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 > November 28, 2002 > News > Cover Story

Conspiracy Theory
Who brought down Flight 93?
How? And why are so many people
still asking questions?


Just after the one-year anniversary of Flight 93's descent into a field in rural Shanksville, Pennsylvania, one resident snorted indignantly at what has been reported about the crash. "You have to be crazy to believe what they tell you," he says, declining to give his name.

What really happened on Flight 93? Who was at the controls when the plane went down? Is there something sinister about the crash, perhaps something the government doesn't want you to know?

Perhaps more than any other event in American history, the assassination of President Kennedy helped shape what has become a national pastime, the conspiracy theory. One part of the Kennedy investigation in particular, the fantastic "magic bullet" theory endorsed by the Warren Commission, gave skeptics an archetype of governmental deceit that makes any official proclamation about a tragedy suspect.

September 11 has inspired skeptical inquiry as well. There are literally hundreds of websites and chat rooms offering a host of alternative theories, including a percentage that maintain that rogue elements within the U.S. government actually planned and carried out the September 11 attacks. One conspiracy-minded journalist insists that the WTC would have survived being struck by jetliners but was instead brought down by controlled explosions.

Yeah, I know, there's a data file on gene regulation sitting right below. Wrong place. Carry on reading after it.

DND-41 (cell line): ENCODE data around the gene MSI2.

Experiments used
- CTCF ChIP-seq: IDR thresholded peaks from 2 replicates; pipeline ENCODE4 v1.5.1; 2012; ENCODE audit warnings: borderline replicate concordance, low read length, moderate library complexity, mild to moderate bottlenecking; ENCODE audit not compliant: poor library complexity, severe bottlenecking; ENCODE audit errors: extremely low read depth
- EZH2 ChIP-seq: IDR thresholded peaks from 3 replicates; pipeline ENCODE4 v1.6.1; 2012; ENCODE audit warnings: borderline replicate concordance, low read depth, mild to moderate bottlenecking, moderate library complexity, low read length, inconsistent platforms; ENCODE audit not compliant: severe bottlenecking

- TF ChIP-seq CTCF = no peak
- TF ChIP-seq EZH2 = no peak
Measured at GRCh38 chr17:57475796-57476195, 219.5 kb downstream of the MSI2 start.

It's not a uniquely American phenomenon. A number of conspiracy theories from around the world try to reveal what really happened on September 11. In many Arab countries the rumor that thousands of Jewish workers in the Trade Center were warned not to come to work that fateful day is still taken as fact, as is the theory that Israel's Mossad was actually behind the terrorism, implicating Arabs in order to provoke worldwide anger at Muslims and destabilize the region. In France, a book purporting that the Pentagon wasn't actually hit by a plane became a bestseller. And of course, a predictable international contingency insists aliens had something to do with it.